• Represented illustrator/cartoonist Jules Feiffer regarding issues concerning the ownership of his artwork and intellectual property.
  • Represented the Metropolitan Opera in a patent litigation. The matter was settled in 2015.
  • Represented artist Patrick Cariou in a landmark copyright fair use case, Cariou v. Prince, in which the well-known appropriation artist, Richard Prince, and his high-profile art gallery and its owner, Larry Gagosian, were sued for copyright infringement. The case was the subject of extensive press commentary and was closely watched in the art world. The matter settled for a confidential sum in 2014.
  • Represented a New York City art foundation concerning the provenance of certain Luc Bresson photographic prints. The foundation was granted summary judgment prior to discovery and the case was settled while the trial court order was pending appeal in 2010.
  • Represented collector James Rich in a litigation commenced by the Michael Werner Gallery to enjoin Mr. Rich’s sale at auction of a Peter Doig painting, Red Boat (imaginary boys), 1959. The Michael Werner Gallery claimed that Mr. Rich was required by the bill of sale to donate the painting to a museum and should be barred from selling Red Boat. The matter was settled on confidential terms in 2011 and the painting was sold at auction by Christie’s.
  • Represented the Metropolitan Opera in 2015 regarding the proposed auction by a third party of the Met’s property. The Met’s property was withdrawn from the auction.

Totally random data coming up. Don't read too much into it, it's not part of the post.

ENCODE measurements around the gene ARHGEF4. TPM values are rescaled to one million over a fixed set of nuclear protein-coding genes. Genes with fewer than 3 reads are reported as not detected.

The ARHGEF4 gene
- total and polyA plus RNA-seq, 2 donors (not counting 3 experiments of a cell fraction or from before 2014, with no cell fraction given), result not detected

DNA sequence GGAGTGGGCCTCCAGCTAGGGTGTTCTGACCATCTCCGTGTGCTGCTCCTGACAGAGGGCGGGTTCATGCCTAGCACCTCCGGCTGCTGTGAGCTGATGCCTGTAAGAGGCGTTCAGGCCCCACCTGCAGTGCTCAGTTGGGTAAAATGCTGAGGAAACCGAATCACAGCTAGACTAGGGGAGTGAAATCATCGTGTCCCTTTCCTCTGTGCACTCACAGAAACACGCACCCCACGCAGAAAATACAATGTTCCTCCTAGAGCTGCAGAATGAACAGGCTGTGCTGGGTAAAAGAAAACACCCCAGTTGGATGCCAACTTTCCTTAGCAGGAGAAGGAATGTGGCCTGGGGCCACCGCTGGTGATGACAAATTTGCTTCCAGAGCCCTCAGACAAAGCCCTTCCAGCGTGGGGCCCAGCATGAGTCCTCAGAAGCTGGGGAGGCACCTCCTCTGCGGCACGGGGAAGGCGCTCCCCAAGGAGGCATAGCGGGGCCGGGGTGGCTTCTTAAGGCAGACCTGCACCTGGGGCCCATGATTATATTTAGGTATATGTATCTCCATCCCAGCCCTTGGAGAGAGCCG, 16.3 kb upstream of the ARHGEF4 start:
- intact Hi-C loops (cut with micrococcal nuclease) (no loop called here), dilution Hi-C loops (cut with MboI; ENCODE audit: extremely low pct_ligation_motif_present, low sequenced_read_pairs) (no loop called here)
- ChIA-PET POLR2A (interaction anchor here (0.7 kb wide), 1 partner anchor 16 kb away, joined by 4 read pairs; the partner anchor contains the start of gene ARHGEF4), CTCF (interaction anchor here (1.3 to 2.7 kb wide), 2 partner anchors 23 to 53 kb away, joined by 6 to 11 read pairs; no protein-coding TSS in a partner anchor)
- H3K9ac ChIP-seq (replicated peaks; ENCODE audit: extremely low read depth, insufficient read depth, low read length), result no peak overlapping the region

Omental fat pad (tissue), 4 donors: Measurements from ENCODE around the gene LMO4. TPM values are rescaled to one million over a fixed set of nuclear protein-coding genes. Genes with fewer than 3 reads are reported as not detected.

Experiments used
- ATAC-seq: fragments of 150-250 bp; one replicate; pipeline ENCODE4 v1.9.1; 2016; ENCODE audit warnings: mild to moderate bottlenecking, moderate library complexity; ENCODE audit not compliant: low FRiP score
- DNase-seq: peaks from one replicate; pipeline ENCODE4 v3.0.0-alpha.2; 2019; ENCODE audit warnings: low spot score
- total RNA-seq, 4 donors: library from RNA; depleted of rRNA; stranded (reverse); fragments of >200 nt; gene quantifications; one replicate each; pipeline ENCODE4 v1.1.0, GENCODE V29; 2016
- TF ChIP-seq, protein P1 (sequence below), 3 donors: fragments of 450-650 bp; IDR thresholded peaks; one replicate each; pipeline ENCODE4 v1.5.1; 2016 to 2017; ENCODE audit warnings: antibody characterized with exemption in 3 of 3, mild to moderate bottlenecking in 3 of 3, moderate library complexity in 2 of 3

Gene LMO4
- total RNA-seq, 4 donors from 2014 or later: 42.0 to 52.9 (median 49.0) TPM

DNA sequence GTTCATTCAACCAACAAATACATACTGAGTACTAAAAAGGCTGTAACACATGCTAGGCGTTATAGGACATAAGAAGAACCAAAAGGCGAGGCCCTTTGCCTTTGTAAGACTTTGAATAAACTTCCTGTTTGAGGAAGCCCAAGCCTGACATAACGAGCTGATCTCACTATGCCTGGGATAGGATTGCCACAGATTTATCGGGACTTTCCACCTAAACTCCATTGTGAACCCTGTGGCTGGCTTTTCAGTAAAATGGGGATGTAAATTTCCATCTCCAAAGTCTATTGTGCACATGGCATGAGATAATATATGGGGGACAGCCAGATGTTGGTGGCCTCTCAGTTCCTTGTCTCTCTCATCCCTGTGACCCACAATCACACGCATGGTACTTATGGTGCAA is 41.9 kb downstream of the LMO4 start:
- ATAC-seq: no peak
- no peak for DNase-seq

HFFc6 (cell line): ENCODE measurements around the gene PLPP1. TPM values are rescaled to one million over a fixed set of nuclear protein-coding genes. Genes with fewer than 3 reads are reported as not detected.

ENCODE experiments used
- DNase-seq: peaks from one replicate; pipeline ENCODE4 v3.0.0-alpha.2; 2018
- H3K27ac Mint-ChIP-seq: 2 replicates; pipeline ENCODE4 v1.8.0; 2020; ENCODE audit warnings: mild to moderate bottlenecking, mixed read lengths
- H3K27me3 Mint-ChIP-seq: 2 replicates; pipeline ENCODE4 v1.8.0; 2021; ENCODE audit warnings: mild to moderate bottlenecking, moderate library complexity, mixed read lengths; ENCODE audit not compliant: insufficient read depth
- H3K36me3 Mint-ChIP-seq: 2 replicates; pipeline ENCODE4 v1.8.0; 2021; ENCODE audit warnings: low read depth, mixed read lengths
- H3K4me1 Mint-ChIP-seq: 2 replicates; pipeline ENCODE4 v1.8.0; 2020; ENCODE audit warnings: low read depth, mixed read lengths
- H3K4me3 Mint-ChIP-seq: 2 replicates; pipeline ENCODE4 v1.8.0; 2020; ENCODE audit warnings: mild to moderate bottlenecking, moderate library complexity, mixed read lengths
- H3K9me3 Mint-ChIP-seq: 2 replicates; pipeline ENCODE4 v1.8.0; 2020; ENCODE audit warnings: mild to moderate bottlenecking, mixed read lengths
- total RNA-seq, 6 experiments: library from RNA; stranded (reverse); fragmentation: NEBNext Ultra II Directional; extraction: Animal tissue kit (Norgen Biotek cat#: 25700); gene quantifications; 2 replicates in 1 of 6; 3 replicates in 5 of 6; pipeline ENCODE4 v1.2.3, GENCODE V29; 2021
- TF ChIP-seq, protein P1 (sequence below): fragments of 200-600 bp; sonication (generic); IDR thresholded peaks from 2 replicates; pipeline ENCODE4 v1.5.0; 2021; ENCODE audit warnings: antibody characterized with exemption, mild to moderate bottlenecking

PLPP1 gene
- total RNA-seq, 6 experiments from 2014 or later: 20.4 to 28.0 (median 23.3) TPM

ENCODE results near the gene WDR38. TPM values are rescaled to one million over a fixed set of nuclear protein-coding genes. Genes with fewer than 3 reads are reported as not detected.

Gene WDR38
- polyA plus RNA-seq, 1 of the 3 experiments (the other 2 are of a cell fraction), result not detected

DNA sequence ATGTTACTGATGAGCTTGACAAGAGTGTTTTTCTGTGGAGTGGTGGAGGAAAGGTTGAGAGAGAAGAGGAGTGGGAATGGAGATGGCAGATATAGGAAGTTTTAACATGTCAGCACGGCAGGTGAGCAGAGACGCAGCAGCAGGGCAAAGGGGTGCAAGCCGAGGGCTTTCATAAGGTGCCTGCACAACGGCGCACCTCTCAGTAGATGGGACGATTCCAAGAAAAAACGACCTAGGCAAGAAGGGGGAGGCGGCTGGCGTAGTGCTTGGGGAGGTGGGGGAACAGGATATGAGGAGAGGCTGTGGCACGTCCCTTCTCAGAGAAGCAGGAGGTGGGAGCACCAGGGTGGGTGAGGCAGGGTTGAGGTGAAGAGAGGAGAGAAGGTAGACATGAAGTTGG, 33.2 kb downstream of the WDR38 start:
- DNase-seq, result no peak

• Represented an investor in a major film project in litigation over distributions to investors. The matter was settled on confidential terms in 2010.

Art Finance

Over the past several years, Schnader’s finance attorneys have worked on a number of financial transactions in the booming art finance market. Schnader helps its clients fulfill a novel set of goals in a period in which art constitutes not only a valuable collectable, but a strategic asset. Our lawyers have worked with lenders and borrowers as well as some of the top art galleries, auction houses, museums, foundations and art storage facilities around the world in connection with art finance transactions. Representative art finance transactions include:

  • A $525 million non-recourse debt facility in the first securitization to use a new asset class–theatrical film rights–as collateral.
  • A $100 million credit facility for a specialty lender and six of its affiliates which enabled the lender to establish and fund an asset-based lending program secured by fine art with a western regional bank.
  • A $12 million loan facility for two Los Angeles art collectors secured by 35 contemporary artworks located in seven U.S. locations, including works by Jeff Koons, Takashi Murakami, Yoshitomo Nara, Julian Schnabel and others.